6.4 Transfer Functions, 239

6.4.1 The General Case for Transfer Functions, 241

6.5 Frequency Response, 244

6.5.1 Example Transfer Functions and Frequency Responses, 249

6.5.2 Block Diagrams, 255

6.6 Introduction to Automatic Control, 258

6.6.1 Basic Control Actions, 259

6.6.2 Root Locus Concept, 273

6.6.3 General Control Considerations, 285

6.7 Summary, 310

References, 311

Problems, 311

7 Multiport Fields and Junction Structures 326

7.1 Energy-Storing Fields, 327

7.1.1 C-Fields, 327

7.1.2 Causal Considerations for C-Fields, 333

7.1.3 I -Fields, 340

7.1.4 Mixed Energy-Storing Fields, 348

7.2 Resistive Fields, 350

7.3 Modulated 2-Port Elements, 354

7.4 Junction Structures, 357

7.5 Multiport Transformers, 359

References, 364

Problems, 365

8 Transducers, Amplifiers, and Instruments 371

8.1 Power Transducers, 372

8.2 Energy-Storing Transducers, 380

8.3 Amplifiers and Instruments, 385

8.4 Bond Graphs and Block Diagrams for Controlled Systems, 392

References, 397

Problems, 397

9 Mechanical Systems with Nonlinear Geometry 411

9.1 Multidimensional Dynamics, 412

9.1.1 Coordinate Transformations, 416

9.2 Kinematic Nonlinearities in Mechanical Dynamics, 420

9.2.1 The Basic Modeling Procedure, 422

9.2.2 Multibody Systems, 433

9.2.3 Lagrangian or Hamiltonian IC -Field Representations, 440

9.3 Application to Vehicle Dynamics, 445

9.4 Summary, 452

References, 452

Problems, 453

10 Distributed-Parameter Systems 470

10.1 Simple Lumping Techniques for Distributed Systems, 471

10.1.1 Longitudinal Motions of a Bar, 471

10.1.2 Transverse Beam Motion, 476

10.2 Lumped Models of Continua through Separation of Variables, 482

10.2.1 The Bar Revisited, 483

10.2.2 Bernoulli–Euler Beam Revisited, 491

10.3 General Considerations of Finite-Mode Bond Graphs, 499

10.3.1 How Many Modes Should Be Retained?, 499

10.3.2 How to Include Damping, 503

10.3.3 Causality Consideration for Modal Bond Graphs, 503

10.4 Assembling Overall System Models, 508

10.5 Summary, 512

References, 512

Problems, 512

11 Magnetic Circuits and Devices 519

11.1 Magnetic Effort and Flow Variables, 519

11.2 Magnetic Energy Storage and Loss, 524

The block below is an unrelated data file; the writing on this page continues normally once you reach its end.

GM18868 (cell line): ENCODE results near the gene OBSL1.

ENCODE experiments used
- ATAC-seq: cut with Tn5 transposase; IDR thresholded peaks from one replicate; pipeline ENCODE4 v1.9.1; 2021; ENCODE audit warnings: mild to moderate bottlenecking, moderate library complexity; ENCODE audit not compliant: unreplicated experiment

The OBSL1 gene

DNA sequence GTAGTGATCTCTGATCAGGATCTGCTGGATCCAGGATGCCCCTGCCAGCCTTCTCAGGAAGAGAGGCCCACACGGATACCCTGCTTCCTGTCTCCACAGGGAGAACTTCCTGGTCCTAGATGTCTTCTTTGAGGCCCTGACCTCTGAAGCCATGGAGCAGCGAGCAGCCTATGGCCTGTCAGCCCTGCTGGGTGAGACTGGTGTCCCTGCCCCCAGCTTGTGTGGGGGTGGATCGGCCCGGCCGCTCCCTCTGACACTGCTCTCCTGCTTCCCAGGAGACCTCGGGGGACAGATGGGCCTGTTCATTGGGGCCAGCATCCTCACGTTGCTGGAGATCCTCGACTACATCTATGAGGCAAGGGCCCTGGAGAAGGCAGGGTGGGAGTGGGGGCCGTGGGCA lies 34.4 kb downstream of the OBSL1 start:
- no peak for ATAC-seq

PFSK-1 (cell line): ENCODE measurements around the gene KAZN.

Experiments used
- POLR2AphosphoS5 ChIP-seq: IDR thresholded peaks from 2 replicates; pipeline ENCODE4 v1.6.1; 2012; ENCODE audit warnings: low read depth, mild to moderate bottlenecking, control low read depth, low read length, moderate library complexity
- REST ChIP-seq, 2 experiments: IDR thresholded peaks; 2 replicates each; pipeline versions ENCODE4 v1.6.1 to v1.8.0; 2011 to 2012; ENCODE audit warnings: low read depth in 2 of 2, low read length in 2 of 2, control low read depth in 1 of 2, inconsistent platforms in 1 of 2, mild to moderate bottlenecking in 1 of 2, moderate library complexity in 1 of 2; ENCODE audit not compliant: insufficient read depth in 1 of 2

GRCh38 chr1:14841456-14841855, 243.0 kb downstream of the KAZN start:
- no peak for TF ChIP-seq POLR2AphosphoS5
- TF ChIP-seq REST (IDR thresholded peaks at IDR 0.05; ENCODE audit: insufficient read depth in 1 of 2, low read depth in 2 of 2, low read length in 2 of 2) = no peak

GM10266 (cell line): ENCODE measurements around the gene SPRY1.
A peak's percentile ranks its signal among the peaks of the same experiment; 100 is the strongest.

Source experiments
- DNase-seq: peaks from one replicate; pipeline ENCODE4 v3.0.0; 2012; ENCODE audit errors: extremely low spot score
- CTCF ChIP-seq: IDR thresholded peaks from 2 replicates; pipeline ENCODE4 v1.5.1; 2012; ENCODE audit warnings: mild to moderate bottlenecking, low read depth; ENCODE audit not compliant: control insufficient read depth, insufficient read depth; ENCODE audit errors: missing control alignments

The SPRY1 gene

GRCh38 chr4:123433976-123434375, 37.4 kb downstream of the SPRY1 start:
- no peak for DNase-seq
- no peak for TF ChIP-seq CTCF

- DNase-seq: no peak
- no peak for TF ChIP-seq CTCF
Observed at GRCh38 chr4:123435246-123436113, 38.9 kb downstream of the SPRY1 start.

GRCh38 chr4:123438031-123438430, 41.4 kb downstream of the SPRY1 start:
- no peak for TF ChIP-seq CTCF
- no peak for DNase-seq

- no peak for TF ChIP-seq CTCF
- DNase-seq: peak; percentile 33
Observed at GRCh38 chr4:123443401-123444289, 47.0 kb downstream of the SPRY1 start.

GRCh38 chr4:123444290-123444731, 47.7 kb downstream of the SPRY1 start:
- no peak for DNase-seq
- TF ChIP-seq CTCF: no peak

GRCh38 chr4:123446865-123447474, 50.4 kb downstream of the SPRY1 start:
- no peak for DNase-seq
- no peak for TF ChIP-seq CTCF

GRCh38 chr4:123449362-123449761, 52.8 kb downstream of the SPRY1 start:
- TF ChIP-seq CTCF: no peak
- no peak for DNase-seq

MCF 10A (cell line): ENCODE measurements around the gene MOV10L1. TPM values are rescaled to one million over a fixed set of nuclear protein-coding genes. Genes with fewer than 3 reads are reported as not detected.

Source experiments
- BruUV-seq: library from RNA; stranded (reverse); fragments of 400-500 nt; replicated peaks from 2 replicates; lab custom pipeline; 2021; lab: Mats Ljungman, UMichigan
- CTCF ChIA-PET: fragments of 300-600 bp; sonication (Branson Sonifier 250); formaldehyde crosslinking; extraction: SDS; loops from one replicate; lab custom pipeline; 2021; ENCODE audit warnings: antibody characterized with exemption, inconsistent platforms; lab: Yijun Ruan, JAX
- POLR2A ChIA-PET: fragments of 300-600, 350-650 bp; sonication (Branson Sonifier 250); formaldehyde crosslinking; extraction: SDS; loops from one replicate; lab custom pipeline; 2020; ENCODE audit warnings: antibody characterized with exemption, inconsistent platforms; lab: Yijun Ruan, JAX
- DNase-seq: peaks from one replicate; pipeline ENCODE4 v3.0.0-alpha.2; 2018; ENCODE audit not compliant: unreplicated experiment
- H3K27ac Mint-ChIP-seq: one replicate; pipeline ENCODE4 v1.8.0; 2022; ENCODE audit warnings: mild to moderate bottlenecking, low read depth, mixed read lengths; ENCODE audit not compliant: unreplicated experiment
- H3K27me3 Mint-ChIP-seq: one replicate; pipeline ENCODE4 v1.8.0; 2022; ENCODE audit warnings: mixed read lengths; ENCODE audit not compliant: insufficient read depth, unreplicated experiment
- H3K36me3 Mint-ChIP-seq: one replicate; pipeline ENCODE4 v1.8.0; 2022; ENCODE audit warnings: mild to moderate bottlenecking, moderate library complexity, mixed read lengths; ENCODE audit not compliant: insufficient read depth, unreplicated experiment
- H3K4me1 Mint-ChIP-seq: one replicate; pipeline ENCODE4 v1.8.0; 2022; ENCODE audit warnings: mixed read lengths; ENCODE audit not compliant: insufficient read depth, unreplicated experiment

11.3 Magnetic Circuit Elements, 528

11.4 Magnetomechanical Elements, 532

11.5 Device Models, 534

References, 543

Problems, 544

CONTENTS ix

12 Thermofluid Systems 548

12.1 Pseudo-Bond Graphs for Heat Transfer, 548

12.2 Basic Thermodynamics in True Bond Graph Form, 551

12.3 True Bond Graphs for Heat Transfer, 558

12.3.1 A Simple Example of a True Bond Graph Model, 561

12.3.2 An Electrothermal Resistor, 563

12.4 Fluid Dynamic Systems Revisited, 565

12.4.1 One-Dimensional Incompressible Flow, 569

12.4.2 Representation of Compressibility Effects in True Bond Graphs, 573

12.4.3 Inertial and Compressibility Effects in One-Dimensional Flow, 576

12.5 Pseudo-Bond Graphs for Compressible Gas Dynamics, 578

12.5.1 The Thermodynamic Accumulator—A Pseudo-Bond Graph Element, 579

12.5.2 The Thermodynamic Restrictor—A Pseudo-Bond Graph Element, 584

12.5.3 Constructing Models with Accumulators and Restrictors, 587

12.5.4 Summary, 590

References, 592

Problems, 592

13 Nonlinear System Simulation 600

13.1 Explicit First-Order Differential Equations, 601

13.2 Differential Algebraic Equations Caused by Algebraic Loops, 604

13.3 Implicit Equations Caused by Derivative Causality, 608

13.4 Automated Simulation of Dynamic Systems, 612

13.4.1 Sorting of Equations, 613

13.4.2 Implicit and Differential Algebraic Equation Solvers, 614

13.4.3 Icon-Based Automated Simulation, 614

13.5 Example Nonlinear Simulation, 616

13.5.1 Some Simulation Results, 620

13.6 Summary, 623

References, 624

Problems, 624

Appendix: Typical Material Property Values Useful in Modeling

Mechanical, Acoustic, and Hydraulic Elements 630

Index 633

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## Author Information

DEAN C. KARNOPP and DONALD L. MARGOLIS are Professors of Mechanical Engineering at the University of California, Davis. RONALD C. ROSENBERG is Professor of Mechanical Engineering at Michigan State University. The authors have extensive experience in teaching system dynamics at the graduate and undergraduate levels and have published numerous papers on the industrial applications of the subject.